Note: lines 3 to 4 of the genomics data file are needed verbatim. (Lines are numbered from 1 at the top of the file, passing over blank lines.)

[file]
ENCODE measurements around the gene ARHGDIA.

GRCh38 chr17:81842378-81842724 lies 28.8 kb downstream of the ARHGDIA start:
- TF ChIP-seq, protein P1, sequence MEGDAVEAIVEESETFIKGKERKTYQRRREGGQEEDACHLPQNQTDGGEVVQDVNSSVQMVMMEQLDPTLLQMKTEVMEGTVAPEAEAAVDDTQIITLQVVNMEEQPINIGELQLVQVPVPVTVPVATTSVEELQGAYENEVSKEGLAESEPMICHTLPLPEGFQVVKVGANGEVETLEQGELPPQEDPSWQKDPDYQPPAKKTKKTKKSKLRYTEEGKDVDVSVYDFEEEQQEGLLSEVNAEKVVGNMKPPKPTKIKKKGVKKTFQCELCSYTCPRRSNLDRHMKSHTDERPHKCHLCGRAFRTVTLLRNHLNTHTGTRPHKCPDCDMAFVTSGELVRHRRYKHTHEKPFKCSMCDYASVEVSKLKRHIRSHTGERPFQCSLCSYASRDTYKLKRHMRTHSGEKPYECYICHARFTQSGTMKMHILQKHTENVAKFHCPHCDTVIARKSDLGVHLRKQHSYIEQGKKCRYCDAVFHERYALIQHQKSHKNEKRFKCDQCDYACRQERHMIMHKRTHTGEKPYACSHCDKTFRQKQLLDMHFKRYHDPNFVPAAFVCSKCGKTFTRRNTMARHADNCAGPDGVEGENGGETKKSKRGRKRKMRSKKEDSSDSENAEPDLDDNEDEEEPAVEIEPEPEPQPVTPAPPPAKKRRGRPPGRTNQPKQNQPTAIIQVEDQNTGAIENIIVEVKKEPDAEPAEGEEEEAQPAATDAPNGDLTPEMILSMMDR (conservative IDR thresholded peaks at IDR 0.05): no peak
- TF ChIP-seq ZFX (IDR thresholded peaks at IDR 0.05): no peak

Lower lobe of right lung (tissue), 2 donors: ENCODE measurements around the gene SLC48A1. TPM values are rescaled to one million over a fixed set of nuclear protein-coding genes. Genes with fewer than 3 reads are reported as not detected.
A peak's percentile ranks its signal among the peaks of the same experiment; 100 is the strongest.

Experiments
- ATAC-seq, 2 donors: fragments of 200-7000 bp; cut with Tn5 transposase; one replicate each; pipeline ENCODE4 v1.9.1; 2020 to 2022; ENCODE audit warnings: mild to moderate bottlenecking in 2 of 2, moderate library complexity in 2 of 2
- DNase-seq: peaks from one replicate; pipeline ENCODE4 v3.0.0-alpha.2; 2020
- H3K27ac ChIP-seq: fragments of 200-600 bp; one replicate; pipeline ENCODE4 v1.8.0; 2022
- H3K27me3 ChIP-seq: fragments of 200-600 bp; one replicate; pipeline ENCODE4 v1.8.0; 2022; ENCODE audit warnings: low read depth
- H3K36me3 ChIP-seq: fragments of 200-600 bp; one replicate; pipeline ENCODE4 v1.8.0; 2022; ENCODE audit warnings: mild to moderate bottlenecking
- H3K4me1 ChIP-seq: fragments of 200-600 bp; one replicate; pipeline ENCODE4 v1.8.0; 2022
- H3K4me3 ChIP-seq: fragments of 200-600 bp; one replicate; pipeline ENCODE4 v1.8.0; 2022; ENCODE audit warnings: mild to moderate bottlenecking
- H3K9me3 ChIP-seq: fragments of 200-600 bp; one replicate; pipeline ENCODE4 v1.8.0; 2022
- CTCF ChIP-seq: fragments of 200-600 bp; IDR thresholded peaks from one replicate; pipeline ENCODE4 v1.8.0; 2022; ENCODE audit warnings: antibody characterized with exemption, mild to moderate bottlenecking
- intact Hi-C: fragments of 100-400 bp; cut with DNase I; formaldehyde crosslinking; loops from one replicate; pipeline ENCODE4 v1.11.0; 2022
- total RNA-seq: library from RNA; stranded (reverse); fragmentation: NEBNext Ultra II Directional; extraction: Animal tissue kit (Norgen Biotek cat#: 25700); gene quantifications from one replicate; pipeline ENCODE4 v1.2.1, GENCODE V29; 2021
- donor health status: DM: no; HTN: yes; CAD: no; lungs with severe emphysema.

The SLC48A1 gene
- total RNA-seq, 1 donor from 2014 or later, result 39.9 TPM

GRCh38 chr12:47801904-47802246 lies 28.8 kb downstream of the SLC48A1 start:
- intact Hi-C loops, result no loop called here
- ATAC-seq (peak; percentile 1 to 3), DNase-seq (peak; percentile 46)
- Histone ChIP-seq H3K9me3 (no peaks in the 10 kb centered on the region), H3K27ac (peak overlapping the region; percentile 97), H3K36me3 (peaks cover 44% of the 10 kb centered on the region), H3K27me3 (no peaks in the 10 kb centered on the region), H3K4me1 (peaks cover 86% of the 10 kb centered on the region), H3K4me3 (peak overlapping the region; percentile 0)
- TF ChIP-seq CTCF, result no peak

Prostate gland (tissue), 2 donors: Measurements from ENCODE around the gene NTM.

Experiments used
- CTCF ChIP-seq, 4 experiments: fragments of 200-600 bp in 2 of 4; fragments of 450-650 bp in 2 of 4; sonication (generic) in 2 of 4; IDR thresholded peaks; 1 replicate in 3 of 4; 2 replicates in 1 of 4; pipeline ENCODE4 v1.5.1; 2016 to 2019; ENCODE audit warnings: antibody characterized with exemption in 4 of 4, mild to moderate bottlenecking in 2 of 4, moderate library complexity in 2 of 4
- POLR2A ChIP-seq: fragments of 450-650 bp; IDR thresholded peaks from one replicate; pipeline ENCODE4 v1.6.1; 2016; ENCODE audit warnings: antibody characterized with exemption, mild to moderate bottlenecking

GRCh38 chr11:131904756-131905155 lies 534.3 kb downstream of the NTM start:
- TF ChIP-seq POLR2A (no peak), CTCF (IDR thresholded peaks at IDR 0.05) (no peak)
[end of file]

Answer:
- TF ChIP-seq, protein P1, sequence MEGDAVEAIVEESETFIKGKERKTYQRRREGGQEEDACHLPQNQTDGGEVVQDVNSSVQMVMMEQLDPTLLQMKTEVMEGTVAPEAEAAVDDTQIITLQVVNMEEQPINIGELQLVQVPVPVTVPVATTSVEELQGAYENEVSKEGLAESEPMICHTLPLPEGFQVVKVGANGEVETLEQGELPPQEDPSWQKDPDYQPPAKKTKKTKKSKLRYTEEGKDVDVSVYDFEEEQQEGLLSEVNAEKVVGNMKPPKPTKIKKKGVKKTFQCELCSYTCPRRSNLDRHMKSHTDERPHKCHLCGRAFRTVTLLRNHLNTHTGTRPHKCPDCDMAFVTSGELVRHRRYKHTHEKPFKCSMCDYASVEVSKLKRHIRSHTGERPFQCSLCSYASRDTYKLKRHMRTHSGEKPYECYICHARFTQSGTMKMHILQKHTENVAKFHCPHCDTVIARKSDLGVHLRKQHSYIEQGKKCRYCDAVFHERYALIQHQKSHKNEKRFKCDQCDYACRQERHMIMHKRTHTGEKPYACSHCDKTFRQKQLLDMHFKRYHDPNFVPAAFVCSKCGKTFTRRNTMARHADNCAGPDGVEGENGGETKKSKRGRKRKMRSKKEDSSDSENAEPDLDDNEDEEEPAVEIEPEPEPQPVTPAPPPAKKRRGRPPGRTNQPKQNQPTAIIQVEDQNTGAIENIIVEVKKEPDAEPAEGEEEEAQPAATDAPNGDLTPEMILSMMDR (conservative IDR thresholded peaks at IDR 0.05): no peak
- TF ChIP-seq ZFX (IDR thresholded peaks at IDR 0.05): no peak